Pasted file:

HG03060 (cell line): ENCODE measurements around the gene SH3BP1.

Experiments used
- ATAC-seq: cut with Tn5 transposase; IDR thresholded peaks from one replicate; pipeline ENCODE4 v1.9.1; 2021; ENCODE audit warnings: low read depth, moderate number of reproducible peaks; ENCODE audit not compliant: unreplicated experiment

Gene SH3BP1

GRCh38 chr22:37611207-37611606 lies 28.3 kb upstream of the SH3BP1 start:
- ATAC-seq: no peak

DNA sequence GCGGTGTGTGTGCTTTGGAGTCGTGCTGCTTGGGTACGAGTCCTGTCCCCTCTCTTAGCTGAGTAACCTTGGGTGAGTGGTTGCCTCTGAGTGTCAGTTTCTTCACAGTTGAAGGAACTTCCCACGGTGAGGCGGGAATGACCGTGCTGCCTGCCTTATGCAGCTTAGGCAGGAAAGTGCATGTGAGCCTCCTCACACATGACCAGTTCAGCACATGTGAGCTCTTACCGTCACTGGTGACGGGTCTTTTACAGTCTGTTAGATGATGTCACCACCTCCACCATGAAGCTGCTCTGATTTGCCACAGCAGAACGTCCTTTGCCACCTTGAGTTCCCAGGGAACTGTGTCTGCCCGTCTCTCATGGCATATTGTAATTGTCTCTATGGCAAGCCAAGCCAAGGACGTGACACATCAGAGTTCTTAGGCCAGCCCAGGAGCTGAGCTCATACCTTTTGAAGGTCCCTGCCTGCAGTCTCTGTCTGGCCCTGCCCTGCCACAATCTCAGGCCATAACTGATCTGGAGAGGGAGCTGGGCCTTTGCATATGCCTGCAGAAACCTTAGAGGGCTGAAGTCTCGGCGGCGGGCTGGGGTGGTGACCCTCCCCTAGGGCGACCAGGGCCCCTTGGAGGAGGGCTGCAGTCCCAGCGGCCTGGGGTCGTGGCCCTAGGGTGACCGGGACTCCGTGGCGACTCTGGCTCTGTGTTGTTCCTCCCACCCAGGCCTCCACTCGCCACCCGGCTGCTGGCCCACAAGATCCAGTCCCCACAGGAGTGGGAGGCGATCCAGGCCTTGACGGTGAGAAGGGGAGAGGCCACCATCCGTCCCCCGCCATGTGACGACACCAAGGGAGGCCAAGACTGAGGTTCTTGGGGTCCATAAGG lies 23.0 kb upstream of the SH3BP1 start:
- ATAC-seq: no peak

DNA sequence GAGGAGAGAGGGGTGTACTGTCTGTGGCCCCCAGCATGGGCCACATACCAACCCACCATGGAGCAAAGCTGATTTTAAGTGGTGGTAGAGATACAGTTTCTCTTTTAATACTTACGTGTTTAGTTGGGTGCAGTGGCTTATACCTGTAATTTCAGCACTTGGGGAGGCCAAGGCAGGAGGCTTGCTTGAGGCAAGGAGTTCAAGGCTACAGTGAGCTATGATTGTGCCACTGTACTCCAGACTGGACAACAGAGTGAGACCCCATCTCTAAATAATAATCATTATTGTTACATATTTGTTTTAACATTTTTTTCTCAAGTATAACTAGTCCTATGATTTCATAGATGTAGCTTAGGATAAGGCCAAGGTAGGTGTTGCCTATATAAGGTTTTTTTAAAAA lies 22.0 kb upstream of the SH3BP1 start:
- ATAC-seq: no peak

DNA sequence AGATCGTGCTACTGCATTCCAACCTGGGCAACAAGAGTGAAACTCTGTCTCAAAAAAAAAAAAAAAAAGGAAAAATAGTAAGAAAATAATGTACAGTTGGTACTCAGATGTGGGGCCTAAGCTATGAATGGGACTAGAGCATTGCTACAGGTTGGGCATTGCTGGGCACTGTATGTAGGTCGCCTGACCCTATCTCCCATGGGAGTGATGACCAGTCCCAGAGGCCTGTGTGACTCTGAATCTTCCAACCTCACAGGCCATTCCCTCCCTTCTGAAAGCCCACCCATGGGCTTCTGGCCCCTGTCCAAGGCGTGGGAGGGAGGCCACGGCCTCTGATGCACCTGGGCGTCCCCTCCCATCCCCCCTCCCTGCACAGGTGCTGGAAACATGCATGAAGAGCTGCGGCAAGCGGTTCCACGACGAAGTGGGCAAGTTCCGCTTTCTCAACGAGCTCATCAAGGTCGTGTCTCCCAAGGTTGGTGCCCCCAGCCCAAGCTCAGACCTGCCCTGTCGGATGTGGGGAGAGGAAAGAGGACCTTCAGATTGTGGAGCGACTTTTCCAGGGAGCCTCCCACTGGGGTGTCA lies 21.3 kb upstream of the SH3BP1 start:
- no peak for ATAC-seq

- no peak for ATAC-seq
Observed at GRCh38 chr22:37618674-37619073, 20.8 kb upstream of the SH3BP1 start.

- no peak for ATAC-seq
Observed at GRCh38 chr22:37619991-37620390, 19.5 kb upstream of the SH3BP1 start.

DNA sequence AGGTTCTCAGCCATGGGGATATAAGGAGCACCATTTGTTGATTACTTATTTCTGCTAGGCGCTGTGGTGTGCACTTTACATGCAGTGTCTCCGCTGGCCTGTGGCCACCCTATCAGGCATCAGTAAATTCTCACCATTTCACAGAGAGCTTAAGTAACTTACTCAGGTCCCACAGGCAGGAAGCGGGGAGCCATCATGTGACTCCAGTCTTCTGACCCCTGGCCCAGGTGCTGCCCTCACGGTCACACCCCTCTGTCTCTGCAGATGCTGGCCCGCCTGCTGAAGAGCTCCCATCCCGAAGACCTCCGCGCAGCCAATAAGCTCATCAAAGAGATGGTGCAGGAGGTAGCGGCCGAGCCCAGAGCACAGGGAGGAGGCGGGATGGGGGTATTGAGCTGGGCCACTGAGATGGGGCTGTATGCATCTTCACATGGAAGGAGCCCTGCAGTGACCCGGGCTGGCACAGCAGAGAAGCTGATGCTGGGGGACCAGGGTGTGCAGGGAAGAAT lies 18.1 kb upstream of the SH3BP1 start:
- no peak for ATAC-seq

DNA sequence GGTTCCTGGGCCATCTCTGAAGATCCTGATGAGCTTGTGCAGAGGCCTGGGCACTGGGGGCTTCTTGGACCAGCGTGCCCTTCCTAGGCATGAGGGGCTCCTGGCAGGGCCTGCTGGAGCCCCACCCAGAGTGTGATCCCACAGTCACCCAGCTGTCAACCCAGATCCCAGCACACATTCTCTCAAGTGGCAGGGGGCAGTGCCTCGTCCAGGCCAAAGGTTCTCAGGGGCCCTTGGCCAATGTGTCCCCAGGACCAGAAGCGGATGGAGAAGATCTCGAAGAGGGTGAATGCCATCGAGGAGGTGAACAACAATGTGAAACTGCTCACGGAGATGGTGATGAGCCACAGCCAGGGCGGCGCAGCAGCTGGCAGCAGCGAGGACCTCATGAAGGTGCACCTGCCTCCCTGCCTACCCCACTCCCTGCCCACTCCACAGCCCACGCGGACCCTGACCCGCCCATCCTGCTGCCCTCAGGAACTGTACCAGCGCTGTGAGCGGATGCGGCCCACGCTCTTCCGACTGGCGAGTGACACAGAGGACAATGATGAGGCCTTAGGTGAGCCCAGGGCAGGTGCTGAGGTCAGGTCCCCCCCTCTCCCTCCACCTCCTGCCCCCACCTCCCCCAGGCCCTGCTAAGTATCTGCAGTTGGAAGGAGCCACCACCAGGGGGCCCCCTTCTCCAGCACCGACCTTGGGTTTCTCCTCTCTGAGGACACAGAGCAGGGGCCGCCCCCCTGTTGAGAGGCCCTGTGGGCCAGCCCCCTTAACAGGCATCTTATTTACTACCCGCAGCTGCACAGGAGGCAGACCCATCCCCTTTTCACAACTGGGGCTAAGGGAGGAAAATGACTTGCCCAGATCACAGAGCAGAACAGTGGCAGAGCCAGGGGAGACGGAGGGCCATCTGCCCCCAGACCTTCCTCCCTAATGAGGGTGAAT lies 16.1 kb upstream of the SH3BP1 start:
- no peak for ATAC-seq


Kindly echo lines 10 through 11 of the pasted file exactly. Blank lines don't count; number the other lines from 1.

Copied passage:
- ATAC-seq: no peak

DNA sequence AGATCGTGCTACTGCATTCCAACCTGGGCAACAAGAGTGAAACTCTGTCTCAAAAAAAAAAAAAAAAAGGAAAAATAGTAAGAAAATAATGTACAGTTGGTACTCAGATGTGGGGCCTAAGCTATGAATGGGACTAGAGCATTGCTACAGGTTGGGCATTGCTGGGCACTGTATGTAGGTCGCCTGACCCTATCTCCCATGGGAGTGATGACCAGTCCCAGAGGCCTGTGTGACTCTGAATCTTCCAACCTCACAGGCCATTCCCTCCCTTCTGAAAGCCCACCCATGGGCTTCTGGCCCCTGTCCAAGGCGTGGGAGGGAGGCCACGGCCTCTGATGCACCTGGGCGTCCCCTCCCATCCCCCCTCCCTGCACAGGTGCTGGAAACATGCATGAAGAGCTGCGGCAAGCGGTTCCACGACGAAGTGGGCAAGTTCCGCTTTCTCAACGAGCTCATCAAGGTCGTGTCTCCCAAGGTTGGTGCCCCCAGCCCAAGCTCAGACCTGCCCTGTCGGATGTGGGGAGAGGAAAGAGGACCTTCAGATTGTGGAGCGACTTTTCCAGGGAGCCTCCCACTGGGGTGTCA lies 21.3 kb upstream of the SH3BP1 start: